London: International Cricket Council Chief Executive David Richardson on Sunday said that a clampdown on bouncers was unlikely despite the tragic death of Australian Phillip Hughes, according to a report.
Hughes died on Thursday, two days after he was struck on the back of the neck, just underneath the headguard by a short ball in a domestic game in Australia. But Richardson said any clampdown on bouncers was "unlikely".
"We need to try and keep our perspective. It's a bit early to determine, but my initial reaction is that that's unlikely," Richardson told BBC 5 live's Sportsweek when asked if the ICC would move to further restrict the use of the bouncer.
Bowlers are currently permitted to deliver two bouncers per over in Tests and one-day internationals, and one per over in Twenty20 internationals.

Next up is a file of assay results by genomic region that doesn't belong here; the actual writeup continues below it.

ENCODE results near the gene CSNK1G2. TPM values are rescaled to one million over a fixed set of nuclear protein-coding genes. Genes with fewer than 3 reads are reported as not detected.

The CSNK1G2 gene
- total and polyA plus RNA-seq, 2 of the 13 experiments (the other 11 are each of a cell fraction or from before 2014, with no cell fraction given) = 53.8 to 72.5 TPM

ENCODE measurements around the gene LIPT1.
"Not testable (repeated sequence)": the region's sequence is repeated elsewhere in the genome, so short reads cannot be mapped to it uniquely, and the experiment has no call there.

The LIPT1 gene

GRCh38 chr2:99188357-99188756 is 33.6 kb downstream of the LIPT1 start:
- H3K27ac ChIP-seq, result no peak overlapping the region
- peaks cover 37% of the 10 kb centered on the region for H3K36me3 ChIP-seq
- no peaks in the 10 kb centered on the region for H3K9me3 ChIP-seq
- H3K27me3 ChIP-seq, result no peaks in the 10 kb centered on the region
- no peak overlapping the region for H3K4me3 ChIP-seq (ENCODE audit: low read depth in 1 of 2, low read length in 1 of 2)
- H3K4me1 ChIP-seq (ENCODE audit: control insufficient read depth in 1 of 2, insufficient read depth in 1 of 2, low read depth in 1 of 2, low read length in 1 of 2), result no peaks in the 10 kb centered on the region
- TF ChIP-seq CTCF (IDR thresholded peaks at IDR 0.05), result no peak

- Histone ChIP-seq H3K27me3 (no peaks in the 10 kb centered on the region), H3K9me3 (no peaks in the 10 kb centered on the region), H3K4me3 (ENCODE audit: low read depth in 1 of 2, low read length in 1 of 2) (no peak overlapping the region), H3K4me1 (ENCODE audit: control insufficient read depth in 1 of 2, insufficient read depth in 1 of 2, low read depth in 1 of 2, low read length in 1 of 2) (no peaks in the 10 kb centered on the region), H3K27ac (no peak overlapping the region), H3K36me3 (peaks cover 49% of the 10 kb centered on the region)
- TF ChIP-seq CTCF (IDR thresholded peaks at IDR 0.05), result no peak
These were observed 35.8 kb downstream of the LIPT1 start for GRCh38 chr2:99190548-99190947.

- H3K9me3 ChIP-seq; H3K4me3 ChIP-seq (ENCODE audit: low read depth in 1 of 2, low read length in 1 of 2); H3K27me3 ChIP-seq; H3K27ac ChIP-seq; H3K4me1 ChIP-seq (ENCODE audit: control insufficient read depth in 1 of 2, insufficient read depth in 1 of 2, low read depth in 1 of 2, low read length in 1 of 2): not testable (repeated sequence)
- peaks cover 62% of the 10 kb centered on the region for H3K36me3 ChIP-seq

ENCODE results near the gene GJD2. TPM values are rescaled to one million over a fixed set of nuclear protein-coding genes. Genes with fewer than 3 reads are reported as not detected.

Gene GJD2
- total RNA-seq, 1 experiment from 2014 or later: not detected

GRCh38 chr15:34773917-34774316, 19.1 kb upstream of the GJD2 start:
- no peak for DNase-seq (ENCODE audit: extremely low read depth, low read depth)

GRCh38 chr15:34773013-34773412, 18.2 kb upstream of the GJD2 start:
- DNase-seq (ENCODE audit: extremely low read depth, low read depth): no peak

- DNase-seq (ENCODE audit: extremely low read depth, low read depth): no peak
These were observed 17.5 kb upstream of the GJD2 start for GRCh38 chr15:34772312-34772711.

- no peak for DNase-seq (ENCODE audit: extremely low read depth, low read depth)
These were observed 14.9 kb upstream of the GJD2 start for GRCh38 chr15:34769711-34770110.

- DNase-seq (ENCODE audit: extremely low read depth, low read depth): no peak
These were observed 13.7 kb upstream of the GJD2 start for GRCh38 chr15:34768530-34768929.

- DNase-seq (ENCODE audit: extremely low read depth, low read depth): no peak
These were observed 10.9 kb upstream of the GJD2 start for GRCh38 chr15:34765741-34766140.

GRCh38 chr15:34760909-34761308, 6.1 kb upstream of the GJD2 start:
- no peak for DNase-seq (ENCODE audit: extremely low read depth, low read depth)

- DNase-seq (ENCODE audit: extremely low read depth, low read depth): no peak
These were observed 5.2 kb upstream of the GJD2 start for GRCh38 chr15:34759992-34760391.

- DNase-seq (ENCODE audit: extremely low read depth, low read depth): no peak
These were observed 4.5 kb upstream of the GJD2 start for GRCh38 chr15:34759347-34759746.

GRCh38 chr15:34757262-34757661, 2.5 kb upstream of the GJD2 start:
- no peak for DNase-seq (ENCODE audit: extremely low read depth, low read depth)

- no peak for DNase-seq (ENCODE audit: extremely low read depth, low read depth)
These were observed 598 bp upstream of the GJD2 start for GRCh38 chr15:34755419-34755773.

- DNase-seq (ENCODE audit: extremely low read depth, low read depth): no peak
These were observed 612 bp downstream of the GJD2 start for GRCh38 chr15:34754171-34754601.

"People have died by being struck on the heart before. I don't think cricket needs to over-react, but do what we can," he said.
Former Australia wicketkeeper Adam Gilchrist said bouncers were part of the modern game, but that it may be time to look at whether modifications to helmets were needed.
"I guess we could extend the helmet a little bit further down the back of the neck," he said.
"We've always thought it is maybe the temple, the cheekbones, the skull itself that we needed to protect -- and that still remains -- but now we are going to look at any ways of curtailing blows to the neck," Gilchrist was quoted as saying in the BBC report.